Monday, February 16, 2009

The Rules of Make-Believe

...are too hard for me to understand or follow. The minds of three and four year olds are at the same time beginning to understand the world around them and project their own ideas and fantasies onto that world. It's funny to watch them try to force their will onto reality when we're playing games. When playing Candy Land, Clara will pick through the cards until she finds one that moves her the furthest. When playing war with Nana, Clara waits until Nana puts her card down before flipping through her own deck to find a superior card. We're working on that.

It's amazing kids can separate make-believe from reality when we are constantly injecting make-believe into their realities. Santa Claus brings their presents. The Tooth Fairy rewards them for losing their teeth. And pirates are friendly, like this guy:



That's Redbeard, a pirate that the girls met while visiting their friends Nathan and Simon in Florida last week. Kate looks like she's growling at him or saying, "Aaaaarrrrr!" While on the beach with them, or in St. Pete with Nana and Papa, the girls were constantly slipping into make-believe, pretending to be, at various times, dinosaurs, princesses, dolphins, and eels, among other things. It's quite funny to watch this from a distance, especially when the girls decided to be the ugly stepsisters for some reason. But when they involve me in their make-believe, I am hopelessly inept at keeping up with their reasoning. They have no problem keeping up with each other, but I keep getting things wrong.

Kate's birthday was February 3rd, and one of her favorite presents was a toy coffee maker from Grandma. She loved pretending to make coffee and brought me her creations. I pretended that the empty cup she gave me was coffee and proceeded to drink it. Her response? "Daddy, that cup is empty." OK. "But I thought you brought me coffee?" "I drank it." "You drank it?" "Yeah," she said, as if it was totally obvious. Sometimes they announce that I am the king, but when I try to command them to do something, I see it's really just a ceremonial position. As I watch them make their way through their days, I'm starting to think "Dad" might be slipping slowing into a ceremonial position as well.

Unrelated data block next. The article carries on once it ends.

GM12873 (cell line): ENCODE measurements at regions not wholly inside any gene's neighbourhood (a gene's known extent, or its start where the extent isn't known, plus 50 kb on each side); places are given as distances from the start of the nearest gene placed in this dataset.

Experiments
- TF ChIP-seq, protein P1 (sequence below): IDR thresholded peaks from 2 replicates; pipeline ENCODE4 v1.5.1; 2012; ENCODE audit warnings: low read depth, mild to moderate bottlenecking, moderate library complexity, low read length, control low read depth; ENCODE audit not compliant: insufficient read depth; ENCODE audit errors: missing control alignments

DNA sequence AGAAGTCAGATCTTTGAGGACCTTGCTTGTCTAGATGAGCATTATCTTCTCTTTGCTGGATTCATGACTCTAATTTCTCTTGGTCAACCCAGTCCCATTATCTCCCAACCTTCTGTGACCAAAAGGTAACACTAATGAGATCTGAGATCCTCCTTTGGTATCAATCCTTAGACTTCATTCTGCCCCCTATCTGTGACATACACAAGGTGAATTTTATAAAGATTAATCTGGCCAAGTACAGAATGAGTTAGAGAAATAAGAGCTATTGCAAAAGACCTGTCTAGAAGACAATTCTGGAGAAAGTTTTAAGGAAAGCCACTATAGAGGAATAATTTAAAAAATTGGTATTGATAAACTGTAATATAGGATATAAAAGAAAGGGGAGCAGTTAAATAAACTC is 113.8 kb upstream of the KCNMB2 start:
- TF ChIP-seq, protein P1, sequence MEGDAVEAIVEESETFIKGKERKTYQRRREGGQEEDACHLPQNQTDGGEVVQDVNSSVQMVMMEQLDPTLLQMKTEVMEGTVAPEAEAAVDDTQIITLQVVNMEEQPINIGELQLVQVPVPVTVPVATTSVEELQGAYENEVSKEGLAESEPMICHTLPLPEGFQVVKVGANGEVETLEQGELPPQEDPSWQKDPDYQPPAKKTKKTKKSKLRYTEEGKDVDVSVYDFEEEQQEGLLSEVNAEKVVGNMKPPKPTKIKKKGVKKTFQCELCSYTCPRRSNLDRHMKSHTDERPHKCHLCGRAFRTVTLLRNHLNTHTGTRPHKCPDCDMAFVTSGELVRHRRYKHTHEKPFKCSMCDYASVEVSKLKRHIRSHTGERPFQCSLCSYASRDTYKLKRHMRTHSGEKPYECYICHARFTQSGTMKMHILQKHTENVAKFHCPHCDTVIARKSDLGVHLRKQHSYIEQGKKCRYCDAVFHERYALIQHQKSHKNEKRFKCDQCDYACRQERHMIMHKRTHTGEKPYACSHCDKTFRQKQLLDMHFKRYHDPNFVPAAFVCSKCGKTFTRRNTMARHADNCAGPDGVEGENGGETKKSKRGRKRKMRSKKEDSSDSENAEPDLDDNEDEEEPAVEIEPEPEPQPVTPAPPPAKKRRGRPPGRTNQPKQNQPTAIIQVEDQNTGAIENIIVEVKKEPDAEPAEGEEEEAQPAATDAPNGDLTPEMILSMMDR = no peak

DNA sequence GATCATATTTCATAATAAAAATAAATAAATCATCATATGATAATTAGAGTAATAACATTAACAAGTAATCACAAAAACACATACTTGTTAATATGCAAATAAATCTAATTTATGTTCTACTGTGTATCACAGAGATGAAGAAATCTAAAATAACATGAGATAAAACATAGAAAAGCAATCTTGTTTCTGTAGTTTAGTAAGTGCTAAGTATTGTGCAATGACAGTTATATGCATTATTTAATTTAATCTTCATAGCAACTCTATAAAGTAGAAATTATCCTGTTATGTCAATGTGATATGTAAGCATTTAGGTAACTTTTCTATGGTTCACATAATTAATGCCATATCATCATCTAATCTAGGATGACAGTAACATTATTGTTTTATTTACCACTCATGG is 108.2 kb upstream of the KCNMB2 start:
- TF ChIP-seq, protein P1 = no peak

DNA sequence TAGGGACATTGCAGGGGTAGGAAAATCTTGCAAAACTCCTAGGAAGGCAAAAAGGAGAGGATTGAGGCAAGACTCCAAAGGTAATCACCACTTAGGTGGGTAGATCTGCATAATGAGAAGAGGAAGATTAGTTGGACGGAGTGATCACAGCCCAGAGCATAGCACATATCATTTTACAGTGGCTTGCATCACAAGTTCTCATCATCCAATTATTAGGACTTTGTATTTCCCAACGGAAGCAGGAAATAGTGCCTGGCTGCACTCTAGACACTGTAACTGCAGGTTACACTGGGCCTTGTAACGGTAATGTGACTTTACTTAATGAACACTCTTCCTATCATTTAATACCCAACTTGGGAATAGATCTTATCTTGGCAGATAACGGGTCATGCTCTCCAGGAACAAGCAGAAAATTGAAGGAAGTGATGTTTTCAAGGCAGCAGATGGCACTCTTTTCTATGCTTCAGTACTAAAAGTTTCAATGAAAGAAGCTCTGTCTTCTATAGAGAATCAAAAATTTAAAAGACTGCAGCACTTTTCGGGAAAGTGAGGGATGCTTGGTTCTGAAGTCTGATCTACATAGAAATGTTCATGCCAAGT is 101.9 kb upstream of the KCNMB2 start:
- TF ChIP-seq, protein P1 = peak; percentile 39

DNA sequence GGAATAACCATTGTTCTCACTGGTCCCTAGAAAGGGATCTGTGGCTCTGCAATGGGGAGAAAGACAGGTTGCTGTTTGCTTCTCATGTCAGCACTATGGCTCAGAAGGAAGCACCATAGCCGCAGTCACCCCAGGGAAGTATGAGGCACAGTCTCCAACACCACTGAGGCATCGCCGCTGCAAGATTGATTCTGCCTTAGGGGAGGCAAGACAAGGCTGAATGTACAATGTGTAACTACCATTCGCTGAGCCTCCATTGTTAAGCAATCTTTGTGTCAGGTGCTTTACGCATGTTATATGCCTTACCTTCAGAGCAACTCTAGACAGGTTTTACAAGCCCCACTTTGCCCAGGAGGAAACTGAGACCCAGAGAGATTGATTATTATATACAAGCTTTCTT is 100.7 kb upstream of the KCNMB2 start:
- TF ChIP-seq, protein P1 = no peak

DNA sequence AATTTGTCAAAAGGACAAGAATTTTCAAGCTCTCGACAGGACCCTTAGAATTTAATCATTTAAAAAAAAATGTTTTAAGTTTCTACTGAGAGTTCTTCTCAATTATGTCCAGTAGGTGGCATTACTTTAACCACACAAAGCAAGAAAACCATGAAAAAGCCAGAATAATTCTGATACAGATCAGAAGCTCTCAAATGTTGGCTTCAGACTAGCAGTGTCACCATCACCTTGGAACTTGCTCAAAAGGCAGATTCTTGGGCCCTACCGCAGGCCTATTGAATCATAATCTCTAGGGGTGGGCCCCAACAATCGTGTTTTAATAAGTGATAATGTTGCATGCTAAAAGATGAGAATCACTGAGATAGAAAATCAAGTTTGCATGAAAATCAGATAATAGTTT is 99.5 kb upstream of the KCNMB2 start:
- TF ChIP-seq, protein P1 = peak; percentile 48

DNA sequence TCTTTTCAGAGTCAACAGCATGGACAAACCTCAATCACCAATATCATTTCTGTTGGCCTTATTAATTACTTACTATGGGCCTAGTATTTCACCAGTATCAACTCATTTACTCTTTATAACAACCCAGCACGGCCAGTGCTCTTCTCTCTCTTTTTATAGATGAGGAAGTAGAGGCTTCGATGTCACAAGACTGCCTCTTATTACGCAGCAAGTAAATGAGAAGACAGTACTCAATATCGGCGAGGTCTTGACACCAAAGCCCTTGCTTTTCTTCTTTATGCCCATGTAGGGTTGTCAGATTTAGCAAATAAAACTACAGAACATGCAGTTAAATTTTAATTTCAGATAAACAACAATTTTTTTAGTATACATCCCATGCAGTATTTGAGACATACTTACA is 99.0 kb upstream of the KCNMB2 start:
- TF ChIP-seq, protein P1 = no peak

(When I collect the pictures from our Florida trip, I'll post them here. Thanks to Nikki Lemkemeier for the pirate picture above.)

7 comments:

Anonymous said...

I would have to say that Clara's creative card playing is more often refered to as "cheating" not "fantasy" :) This is a little girl that definitely knows how to work the system.

Meg (aka Mommy)

Nikki said...

Imagination vs. Control: Nathan loves to draw daily and usually creates some sort of masterpiece before 7:00 am. I usually make a few stabs at what it might be: "a dinosaur stepping on a plant?" Though it might look pretty close to a dinosaur stepping on a plant, the answer inevitably is: "NO! It's a Stinkbug stinking." Hmmm. I think that 4 year old Nathan likes to hold on to those parts of his life that he can control. Kate probably loves to tell you that the cup is empty because that is something that Daddy does not have much of a say in. Fun to read your thoughts!

Shannon said...

I found you through Five Star Friday! I love your blog and I love that you are a local blogger!!
Imagination can be a gateway for worlds left unexplored. Let the imagination run wild you have a great writer one day, or a huge movie star, or a really great kid!

Joel Bittle said...

Welcome, Shannon, and thanks for your kind words. I do love watching their imaginations at work. There really is no limit to what they can think up.

Nikki, I think you hit the nail on the head with Kate trying to control little parts of her world. It's a good thing her world is pretty small right now.

Schmutzie said...

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Anonymous said...

To Anonymous, "aka" Meg,

I'm with you. Not that I see what Clara is doing or have experienced it with her. I have experienced a very clever Alex at the age of 4. Alex definitely knew what she was doing. Never underestimate the intelligence of a Bittle child ;).

Auntie Tracy

Anonymous said...

Shannon I couldn't agree with you more when you say, allow a child's immagination to run wild and you have a future writer. My youngest son had an immagination that never stopped. He told stories constantly. He could tell a story (lie) to you about something you had seen him do and by the time he was finished, you were questioning what you saw. It took long sessions of comparing the story to the reality to keep him in our plane of existence. But, I never stopped praising the creativity of his stories.

He is grown now and has become a gifted writer. I couldn't be prouder of him. He is the author of this blog.

So, what do you think? Should we paint these girls with their Daddy's paint brush?